The jazz art form depends on continuous renewal. In the new millennium, the European scene has been a major source of creativity and innovation in jazz. Despertar, with its resonances of flamenco, its elegant classicism, its emphasis on composition and arrangement, could only have come from a European jazz musician. Yet Manel Fortià intends it as his New York album.
Fortià is a bassist and composer from Barcelona. His colleagues here are Spanish pianist Marco Mezquida and French drummer Raphaël Pannier. Between 2016 and 2020, Fortià lived in New York. His nine original tunes have subtitles like “to JFK AirTrain” and “to Astoria.”
Fortià is also a romantic. His lyricism infuses every moment of Despertar and makes it feel like a suite. But the New York themes create contrast within this unity. “Espiritual (to Harlem)” introduces funk and gospel into the album’s prevailing impressionism. “Crescente (to Grand Central)” intensifies the energy.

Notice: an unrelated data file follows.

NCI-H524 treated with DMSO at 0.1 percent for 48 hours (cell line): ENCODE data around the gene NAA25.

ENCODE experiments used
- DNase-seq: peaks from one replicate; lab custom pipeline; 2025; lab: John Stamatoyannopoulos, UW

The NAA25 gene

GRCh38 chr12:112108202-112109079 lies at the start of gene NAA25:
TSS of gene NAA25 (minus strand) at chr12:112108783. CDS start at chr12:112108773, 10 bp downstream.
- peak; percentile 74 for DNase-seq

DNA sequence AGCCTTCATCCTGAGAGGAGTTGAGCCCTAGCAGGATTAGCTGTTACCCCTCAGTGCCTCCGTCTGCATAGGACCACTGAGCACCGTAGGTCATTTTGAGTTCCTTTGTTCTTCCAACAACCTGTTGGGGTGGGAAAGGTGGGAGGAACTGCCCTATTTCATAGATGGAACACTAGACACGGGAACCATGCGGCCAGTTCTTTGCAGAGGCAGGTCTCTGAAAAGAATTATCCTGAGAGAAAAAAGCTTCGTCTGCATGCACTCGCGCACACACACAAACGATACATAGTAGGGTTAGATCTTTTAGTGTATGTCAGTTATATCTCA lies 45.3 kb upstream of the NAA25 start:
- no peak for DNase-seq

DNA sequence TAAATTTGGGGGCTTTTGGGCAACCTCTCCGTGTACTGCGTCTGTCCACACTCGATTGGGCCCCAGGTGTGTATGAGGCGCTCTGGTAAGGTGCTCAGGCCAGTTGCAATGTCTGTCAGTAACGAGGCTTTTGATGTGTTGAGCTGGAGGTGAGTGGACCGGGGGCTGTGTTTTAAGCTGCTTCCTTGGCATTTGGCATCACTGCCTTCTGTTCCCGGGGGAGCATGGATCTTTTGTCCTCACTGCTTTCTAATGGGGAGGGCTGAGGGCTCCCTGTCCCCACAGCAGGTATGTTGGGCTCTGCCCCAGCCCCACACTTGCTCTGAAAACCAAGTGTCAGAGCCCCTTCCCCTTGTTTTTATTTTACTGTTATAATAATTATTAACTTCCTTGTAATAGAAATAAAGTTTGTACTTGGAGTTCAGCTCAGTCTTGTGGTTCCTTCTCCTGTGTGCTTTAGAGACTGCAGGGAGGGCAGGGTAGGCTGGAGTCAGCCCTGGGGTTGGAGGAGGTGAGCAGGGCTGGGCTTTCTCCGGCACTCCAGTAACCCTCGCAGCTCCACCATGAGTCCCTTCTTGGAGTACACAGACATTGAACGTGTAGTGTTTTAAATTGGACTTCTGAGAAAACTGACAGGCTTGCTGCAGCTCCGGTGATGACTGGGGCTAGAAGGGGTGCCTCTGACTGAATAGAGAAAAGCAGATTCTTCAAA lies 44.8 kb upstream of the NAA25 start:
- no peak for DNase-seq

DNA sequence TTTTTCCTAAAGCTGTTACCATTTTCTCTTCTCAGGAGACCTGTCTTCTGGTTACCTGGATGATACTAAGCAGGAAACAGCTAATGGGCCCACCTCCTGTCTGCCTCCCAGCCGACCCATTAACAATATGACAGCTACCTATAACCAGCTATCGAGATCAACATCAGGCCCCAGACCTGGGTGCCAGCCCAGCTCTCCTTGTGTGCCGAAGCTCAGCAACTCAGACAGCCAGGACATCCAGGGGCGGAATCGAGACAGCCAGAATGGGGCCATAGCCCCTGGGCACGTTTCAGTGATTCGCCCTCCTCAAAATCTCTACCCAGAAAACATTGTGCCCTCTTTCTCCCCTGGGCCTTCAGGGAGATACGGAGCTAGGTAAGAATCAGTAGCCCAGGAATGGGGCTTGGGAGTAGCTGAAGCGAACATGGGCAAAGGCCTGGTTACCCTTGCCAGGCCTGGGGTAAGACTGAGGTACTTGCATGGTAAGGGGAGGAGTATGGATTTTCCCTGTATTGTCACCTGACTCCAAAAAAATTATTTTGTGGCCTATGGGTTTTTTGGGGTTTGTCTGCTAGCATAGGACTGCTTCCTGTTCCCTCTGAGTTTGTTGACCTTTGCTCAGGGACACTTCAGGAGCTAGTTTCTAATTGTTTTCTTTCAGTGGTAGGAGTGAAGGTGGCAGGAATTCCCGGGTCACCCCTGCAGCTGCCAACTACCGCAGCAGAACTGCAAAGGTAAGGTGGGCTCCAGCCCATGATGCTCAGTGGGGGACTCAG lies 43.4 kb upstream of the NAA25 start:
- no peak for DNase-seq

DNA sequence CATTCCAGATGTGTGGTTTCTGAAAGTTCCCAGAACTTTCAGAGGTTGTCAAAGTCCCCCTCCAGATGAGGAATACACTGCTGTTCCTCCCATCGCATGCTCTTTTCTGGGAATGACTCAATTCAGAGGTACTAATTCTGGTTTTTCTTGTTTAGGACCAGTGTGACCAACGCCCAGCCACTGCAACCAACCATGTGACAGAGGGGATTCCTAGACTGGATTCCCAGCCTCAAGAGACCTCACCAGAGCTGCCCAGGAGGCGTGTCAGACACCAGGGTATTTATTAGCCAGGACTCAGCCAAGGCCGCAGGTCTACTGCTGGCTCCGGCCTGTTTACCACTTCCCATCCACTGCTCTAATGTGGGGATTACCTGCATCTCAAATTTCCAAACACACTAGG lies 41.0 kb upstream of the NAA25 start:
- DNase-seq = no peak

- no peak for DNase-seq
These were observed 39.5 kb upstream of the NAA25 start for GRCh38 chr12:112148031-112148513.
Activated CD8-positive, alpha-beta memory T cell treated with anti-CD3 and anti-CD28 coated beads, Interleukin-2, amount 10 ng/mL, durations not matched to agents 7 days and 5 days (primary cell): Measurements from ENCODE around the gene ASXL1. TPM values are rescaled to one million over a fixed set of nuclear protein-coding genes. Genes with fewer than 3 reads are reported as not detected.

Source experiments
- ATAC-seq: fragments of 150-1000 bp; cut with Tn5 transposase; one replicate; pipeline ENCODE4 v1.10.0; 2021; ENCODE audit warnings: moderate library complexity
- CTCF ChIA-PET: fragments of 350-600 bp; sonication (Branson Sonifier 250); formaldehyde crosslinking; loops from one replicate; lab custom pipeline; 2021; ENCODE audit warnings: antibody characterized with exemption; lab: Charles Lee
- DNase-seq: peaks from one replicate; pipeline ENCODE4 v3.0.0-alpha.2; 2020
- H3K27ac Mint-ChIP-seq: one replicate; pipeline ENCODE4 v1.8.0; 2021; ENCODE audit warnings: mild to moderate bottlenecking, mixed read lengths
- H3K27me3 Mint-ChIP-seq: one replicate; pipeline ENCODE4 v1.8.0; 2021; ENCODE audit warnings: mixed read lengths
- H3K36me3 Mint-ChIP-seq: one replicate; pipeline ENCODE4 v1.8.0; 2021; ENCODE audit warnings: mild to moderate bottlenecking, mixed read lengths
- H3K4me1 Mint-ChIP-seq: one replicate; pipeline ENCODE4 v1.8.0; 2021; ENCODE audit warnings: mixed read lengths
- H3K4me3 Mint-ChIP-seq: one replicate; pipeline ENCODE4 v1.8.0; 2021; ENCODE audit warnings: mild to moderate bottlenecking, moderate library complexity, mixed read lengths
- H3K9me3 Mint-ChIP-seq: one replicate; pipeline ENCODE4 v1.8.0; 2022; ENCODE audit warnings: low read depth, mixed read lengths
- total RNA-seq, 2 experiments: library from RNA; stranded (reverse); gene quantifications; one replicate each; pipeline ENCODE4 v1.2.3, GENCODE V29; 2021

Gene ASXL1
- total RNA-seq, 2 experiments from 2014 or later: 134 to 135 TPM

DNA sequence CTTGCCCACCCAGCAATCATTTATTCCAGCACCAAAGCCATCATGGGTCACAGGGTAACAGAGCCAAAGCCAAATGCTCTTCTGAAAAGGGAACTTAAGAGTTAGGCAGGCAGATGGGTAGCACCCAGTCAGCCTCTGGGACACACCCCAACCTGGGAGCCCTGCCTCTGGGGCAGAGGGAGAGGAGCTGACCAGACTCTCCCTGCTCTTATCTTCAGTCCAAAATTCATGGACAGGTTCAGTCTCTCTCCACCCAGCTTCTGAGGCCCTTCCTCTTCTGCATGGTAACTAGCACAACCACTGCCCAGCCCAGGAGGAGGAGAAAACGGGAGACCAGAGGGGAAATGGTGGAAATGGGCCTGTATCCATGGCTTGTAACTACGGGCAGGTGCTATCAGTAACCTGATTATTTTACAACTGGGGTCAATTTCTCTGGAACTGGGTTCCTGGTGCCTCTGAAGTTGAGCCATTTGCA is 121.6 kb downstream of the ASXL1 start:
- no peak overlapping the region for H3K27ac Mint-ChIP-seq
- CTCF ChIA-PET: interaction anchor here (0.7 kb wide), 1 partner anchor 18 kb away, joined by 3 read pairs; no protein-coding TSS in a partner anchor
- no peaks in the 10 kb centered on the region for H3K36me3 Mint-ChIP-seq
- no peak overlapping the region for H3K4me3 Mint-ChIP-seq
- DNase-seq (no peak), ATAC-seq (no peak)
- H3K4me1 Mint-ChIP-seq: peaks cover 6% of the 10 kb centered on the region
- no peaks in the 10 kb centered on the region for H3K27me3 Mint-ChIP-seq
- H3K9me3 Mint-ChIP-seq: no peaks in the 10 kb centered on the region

Fortià mostly writes spare, haunting melodies like “Dormir” and “Aires de Libertad (to Prospect Park),” and subjects them to expansive yet meticulous development. He is clearly the leader of this trio, as his bass states themes and takes frequent powerful solos. His sound (vividly captured on the recording) is huge. But Mezquida is also brilliantly lyrical. His classical background is apparent in his sense of order. It is sometimes difficult to tell where notation leaves off and improvisation begins. With glistening single-note lines and swirling tremolos, Mezquida always goes straight to the heart of the beauty in Fortià’s compositions.
One of the most affecting pieces first seems like a departure from the New York theme. But “El Dia Después (to La Rambla de Barcelona)” is a response to a terrorist attack in Barcelona in 2017, when Fortià was far away, in New York. Perhaps it is distance that creates the austerity of its sadness.